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Gatwick Airport launches Facebook Messenger chatbot

Gatwick Airport has launched a ‘Gatwick chatbot’ (referred to as Gail) on Facebook Messenger to provide passengers with easy access to flight information, flight specific notifications, and information on airport shops, restaurants and other facilities.

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As an international airport, Gatwick Airport is also planning to offer the service in different languages next year.

The AI-enabled chatbot provides easy access to information before and during a trip. For instance, passengers can simply type their destination, select their flight from a list and then receive real-time updates on the status of that flight.

Gatwick collaborated within the VINCI Airports network throughout the project and in particular with Lyon-Saint Exupéry airport in France, which launched its chatbot in October 2017. This collaboration helped benchmark what the chatbot could be used for, questions passengers might ask and the value of features such as ‘quick response’. Additional learnings so far include:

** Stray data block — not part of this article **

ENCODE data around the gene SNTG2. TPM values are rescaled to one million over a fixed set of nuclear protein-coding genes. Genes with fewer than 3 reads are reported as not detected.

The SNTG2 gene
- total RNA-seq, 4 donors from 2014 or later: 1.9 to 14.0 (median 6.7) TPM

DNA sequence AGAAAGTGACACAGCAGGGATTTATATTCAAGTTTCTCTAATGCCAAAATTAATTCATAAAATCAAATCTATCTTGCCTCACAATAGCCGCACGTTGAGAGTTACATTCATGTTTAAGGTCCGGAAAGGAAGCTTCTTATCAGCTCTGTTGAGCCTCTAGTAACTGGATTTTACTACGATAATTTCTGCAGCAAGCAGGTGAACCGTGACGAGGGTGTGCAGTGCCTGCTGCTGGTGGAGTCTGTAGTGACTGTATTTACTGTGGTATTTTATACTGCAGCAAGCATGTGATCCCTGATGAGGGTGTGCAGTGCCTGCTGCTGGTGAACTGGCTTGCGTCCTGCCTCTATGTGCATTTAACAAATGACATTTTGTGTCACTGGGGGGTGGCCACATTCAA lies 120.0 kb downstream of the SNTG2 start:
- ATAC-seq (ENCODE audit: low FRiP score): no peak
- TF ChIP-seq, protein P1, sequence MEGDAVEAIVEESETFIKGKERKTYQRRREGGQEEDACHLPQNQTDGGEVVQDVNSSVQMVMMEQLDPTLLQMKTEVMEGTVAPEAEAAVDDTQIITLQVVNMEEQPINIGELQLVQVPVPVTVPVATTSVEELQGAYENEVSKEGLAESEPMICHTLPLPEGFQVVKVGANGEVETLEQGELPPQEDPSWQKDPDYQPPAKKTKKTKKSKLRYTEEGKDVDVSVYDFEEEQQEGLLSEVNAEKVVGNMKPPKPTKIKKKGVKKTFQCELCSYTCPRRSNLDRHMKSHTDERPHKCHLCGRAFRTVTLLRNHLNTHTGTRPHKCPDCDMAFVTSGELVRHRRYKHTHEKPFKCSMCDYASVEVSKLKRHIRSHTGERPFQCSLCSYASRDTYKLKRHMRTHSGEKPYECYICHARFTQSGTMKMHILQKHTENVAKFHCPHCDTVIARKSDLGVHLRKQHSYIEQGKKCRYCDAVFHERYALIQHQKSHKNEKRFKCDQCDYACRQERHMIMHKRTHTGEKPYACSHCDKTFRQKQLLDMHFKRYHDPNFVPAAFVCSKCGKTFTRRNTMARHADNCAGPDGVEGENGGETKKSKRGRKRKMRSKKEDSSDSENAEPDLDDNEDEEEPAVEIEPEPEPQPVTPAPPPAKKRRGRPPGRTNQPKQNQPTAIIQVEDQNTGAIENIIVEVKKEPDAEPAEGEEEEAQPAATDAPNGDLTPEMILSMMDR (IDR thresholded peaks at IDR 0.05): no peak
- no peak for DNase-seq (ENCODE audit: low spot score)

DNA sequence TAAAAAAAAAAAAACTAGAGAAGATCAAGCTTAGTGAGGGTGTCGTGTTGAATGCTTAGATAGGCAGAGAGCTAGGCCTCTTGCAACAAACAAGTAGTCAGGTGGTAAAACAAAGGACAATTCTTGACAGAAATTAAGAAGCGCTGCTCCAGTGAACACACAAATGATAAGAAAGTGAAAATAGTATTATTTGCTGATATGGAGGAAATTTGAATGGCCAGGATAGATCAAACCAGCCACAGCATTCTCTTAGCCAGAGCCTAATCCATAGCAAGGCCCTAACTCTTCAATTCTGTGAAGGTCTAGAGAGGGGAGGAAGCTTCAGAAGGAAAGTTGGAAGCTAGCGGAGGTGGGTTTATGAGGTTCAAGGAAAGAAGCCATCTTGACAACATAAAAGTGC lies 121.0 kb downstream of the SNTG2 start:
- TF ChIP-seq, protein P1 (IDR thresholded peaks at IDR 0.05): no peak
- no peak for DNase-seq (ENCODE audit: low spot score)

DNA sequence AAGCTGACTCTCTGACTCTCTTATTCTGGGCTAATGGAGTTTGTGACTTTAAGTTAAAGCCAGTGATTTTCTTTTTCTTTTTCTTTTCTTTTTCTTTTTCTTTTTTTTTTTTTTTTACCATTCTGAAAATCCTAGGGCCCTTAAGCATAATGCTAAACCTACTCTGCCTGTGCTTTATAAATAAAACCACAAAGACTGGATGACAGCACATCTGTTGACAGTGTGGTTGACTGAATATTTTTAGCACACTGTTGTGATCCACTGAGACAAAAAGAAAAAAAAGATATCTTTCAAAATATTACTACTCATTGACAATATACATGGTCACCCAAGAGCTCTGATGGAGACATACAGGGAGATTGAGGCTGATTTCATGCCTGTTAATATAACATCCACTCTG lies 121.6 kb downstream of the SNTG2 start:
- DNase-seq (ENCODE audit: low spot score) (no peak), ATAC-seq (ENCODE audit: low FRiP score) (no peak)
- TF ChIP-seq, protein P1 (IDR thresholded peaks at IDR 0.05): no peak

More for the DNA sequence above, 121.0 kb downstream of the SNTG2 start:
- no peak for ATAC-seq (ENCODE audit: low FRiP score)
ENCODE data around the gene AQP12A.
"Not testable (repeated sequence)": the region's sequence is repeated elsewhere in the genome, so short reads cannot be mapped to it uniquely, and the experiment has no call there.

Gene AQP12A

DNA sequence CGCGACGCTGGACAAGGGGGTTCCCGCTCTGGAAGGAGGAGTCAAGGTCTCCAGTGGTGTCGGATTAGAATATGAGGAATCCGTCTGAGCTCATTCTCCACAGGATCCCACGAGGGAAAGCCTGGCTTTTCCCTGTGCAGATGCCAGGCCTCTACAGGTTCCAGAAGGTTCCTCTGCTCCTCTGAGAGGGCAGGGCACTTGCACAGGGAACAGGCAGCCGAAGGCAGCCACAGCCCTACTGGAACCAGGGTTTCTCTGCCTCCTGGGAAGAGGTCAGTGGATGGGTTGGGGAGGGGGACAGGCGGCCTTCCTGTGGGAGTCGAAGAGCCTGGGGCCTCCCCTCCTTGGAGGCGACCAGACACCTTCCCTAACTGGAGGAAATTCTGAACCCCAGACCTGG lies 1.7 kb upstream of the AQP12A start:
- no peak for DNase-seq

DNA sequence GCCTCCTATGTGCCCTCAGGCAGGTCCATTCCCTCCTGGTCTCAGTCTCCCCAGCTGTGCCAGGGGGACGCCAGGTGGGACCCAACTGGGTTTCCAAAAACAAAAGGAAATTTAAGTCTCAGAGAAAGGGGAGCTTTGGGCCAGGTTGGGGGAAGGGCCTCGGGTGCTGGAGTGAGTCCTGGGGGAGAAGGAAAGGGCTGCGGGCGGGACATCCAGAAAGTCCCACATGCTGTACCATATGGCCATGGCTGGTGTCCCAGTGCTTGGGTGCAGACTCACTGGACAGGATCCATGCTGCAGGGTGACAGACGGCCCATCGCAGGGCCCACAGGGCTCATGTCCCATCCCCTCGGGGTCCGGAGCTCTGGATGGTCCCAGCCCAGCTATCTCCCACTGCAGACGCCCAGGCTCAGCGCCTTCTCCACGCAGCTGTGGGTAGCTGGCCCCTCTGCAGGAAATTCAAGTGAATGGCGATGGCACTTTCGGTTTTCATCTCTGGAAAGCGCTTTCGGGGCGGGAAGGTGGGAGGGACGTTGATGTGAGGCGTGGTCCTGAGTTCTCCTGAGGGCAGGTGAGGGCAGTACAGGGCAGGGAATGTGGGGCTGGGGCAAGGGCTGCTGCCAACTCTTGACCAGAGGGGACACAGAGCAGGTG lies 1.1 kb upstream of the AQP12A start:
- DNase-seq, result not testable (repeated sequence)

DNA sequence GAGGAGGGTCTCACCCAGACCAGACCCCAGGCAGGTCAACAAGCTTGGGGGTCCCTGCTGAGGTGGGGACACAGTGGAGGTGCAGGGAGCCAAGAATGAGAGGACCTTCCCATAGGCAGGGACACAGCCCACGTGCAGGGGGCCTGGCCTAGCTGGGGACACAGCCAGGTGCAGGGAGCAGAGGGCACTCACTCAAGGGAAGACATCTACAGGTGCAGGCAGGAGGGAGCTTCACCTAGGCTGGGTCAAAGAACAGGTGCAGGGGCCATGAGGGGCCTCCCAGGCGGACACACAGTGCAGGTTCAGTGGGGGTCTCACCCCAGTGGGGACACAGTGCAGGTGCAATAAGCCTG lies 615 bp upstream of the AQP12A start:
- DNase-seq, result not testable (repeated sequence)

Quality of conversations – currently, the Gatwick chatbot understands and answers about 80% of the questions it receives and within a year the chatbots of both Lyon-Saint Exupéry and Gatwick are expected to reach a new level of understanding, reaching around 95% by actively learning from interactions with users.

Customer experience – the Gatwick chatbot takes the experience further by integrating restaurants so that passengers looking for somewhere to eat before their flight can use the chatbot to help them find a suitable restaurant. For example – by asking “Which restaurants have vegetarian options?” users will be presented with a list of options. Other chatbots in VINCI Airports’ network are likely to benefit from learnings based on this this feature.

Multi-channel access – while both the Gatwick and Lyon-Saint Exupéry’s chatbots are available on Facebook Messenger, the Gatwick chatbot will be tested on platforms such as WhatsApp and Apple Business Messenger, while Lyon has focused on web and mobile channels – an approach that will develop further knowledge and best-practice sharing.

Abhi Chacko, Head of Innovation at Gatwick, said: